If you're an e-commerce industry expert, you already know the importance of providing a personalized experience to your customers. Effective ecommerce personalization strategies helps businesses increase customer engagement, improve conversion rates, and drive sales across the customer journey.
Yet the term “personalization” is so ubiquitous, it can be hard to know where to start and what really matters.
We've compiled a concrete checklist of best practices for e-commerce personalization. This list of best practices will help you create a personalized shopping experience for your customers, matching their unique preferences. Not every form of personalization is relevant for every store. But selecting relevant personalization strategies can improve your customers' shopping experience, increase loyalty, and drive growth.
One of the most common and effective forms of personalization is to recommend a relevant category on your homepage. By capturing data like browsing and purchasing history, you can quickly guide customers to relevant products when they land on the homepage.
For example, let’s say a customer has previously shown interest in fitness. Your homepage should display recommended categories such as yoga pants, supplements, and activewear. This can help customers quickly find the products they are interested in, and increase the rate of conversion.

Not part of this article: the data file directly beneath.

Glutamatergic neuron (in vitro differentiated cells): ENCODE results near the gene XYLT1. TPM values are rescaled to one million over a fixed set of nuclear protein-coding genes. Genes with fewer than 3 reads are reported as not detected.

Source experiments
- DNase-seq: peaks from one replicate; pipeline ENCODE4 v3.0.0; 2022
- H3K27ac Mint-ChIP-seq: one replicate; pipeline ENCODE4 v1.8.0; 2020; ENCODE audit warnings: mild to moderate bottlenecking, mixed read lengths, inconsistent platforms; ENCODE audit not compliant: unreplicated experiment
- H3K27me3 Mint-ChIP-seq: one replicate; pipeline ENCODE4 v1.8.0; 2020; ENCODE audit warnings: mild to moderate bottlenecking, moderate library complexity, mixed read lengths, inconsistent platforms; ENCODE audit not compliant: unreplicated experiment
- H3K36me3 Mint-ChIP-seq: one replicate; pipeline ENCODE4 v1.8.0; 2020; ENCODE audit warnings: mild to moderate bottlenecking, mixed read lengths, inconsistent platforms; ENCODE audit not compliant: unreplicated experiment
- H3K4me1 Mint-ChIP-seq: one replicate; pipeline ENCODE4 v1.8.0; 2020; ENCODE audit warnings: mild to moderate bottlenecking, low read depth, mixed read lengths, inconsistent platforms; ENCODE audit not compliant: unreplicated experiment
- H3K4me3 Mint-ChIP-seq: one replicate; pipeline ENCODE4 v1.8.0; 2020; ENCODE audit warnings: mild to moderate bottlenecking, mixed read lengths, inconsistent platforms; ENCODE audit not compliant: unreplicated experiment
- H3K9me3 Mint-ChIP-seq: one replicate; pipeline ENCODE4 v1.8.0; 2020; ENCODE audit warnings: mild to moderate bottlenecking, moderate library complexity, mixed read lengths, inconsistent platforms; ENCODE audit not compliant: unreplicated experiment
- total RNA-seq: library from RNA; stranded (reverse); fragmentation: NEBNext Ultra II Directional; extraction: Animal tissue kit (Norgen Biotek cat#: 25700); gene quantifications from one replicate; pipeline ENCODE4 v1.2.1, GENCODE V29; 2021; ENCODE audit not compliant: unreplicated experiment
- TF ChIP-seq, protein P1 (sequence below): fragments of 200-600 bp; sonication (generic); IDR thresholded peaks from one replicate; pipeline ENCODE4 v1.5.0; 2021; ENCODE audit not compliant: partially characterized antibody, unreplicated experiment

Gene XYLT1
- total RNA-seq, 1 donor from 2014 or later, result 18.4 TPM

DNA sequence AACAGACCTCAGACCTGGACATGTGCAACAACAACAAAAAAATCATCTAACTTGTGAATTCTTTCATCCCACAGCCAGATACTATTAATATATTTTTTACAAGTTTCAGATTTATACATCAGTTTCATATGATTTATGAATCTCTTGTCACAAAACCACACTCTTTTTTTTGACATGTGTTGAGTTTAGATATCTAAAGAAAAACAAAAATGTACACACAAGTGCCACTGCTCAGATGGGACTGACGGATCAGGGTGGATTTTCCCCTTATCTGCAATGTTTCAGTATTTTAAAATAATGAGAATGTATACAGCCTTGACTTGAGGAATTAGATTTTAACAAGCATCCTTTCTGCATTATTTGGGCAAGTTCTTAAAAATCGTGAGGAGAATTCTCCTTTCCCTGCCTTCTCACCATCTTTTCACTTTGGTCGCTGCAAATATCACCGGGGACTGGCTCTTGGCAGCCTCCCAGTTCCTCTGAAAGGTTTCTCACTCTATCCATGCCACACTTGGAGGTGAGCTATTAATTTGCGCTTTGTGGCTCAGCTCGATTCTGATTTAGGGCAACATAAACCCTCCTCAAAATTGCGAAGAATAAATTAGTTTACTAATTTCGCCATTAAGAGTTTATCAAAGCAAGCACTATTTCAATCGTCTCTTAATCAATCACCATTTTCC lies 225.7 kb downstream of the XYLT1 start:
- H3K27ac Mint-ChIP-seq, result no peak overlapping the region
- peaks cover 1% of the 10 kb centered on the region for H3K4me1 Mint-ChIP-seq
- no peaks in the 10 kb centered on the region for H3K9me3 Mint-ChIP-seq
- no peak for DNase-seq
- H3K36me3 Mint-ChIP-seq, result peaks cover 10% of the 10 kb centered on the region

Exit intent popups are a proven way to increase engagement. While they may feel intrusive to some e-commerce leaders, they have become a staple for many e-commerce sites worldwide.
Traditionally, exit intent popups have featured a deal: 15% off your first purchase. However, an offer doesn’t necessarily solve the problem at at hand. Customers may be leaving because they didn’t find anything they liked.
That’s why a best practice is to include product recommendations in exit intent popups. Proactively serving relevant products to each individual customer is a sure way to increase conversions and engagement.
Upsell recommendations are quite simple: Show the most similar items that have a greater price. While these traditional upsells are better than nothing, there are two best practices for upsell recommendations:
• Combine with personalization. Smart recommendation engines are able to decipher which upsells each customer is most likely to convert on, due to the fact that they are powered by AI. AI learns from previous upsell decisions and serves each customer the upsell recommendations that are most likely to convert.
• Show upsells as quickly as possible. Many merchants make the mistake of adding upsell recommendations simply in the cart. However, there are many diverse UI options for making sure each customer sees the “You Might Also Like” upsell recommendations immediately after adding to cart.
For many consumers, the Product Listing Page (PLP) is a nightmare. Scrolling through hundreds of items that meet filter criteria isn’t a great experience. Especially when the most relevant one is buried at the end.
Help customers discover relevant products faster by sorting the PLP by recommended products. This dynamic filter responds to what each customer is most likely to purchase and surfaces those products first.
For e-commerce email marketing, the traditional practice is simply to remarket products that have already been viewed. The strategy was basic: A customer views a product without purchasing it, and a few days later they receive an email in their inbox with that product in it.
However, there was one key flaw: They didn’t purchase that product once, so why would they at another moment?